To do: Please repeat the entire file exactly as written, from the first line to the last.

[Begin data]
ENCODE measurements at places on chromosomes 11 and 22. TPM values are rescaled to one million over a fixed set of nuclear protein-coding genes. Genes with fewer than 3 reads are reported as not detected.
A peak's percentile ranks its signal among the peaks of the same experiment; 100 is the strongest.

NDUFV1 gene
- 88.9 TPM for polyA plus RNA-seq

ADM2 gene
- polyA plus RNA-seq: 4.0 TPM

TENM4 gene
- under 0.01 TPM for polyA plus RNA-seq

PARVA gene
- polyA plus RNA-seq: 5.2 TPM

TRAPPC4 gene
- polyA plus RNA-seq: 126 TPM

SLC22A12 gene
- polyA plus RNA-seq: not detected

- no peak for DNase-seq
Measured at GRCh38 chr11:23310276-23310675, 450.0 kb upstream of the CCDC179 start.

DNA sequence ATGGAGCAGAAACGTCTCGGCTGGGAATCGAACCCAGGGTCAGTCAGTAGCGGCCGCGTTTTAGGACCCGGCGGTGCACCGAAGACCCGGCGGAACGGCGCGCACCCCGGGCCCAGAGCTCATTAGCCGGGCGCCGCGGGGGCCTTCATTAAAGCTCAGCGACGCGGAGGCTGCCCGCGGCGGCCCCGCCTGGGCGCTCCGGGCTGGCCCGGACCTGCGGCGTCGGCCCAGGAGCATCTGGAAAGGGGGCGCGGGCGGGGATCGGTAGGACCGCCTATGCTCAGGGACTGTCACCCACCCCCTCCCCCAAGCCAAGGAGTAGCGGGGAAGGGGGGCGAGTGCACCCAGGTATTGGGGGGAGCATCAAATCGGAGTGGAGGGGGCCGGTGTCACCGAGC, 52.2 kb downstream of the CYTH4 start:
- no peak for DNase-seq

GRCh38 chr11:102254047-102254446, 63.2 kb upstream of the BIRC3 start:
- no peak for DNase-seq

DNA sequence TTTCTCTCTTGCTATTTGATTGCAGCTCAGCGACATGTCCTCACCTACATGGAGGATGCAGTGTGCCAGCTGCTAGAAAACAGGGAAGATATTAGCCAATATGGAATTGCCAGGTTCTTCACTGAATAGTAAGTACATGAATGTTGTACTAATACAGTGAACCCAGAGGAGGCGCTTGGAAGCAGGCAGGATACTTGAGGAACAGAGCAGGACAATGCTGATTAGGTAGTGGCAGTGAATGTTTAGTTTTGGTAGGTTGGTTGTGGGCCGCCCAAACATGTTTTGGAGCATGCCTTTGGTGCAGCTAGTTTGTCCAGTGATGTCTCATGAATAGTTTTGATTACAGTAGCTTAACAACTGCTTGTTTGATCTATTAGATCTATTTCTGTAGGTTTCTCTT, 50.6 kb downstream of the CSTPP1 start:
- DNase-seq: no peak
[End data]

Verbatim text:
ENCODE measurements at places on chromosomes 11 and 22. TPM values are rescaled to one million over a fixed set of nuclear protein-coding genes. Genes with fewer than 3 reads are reported as not detected.
A peak's percentile ranks its signal among the peaks of the same experiment; 100 is the strongest.

NDUFV1 gene
- 88.9 TPM for polyA plus RNA-seq

ADM2 gene
- polyA plus RNA-seq: 4.0 TPM

TENM4 gene
- under 0.01 TPM for polyA plus RNA-seq

PARVA gene
- polyA plus RNA-seq: 5.2 TPM

TRAPPC4 gene
- polyA plus RNA-seq: 126 TPM

SLC22A12 gene
- polyA plus RNA-seq: not detected

- no peak for DNase-seq
Measured at GRCh38 chr11:23310276-23310675, 450.0 kb upstream of the CCDC179 start.

DNA sequence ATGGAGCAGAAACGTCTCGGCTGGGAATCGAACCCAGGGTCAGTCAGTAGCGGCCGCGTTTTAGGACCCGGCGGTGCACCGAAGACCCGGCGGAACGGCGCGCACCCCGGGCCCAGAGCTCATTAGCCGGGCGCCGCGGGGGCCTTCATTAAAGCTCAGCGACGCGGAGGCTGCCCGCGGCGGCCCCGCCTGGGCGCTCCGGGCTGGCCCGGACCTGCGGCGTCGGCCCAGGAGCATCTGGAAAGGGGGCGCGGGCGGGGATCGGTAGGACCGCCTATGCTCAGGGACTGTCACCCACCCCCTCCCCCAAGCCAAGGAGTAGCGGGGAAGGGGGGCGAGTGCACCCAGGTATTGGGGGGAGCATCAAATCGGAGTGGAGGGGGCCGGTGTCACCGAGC, 52.2 kb downstream of the CYTH4 start:
- no peak for DNase-seq

GRCh38 chr11:102254047-102254446, 63.2 kb upstream of the BIRC3 start:
- no peak for DNase-seq

DNA sequence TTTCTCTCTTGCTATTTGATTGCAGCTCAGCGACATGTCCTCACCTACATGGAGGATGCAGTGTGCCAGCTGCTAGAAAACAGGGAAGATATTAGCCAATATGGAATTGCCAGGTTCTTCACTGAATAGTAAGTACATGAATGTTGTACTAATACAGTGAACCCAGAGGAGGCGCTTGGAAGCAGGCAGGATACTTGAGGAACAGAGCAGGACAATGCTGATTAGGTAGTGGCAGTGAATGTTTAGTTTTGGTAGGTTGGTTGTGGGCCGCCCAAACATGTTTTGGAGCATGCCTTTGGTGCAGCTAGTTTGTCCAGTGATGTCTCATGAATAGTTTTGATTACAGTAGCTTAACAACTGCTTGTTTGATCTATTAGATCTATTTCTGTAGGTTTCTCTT, 50.6 kb downstream of the CSTPP1 start:
- DNase-seq: no peak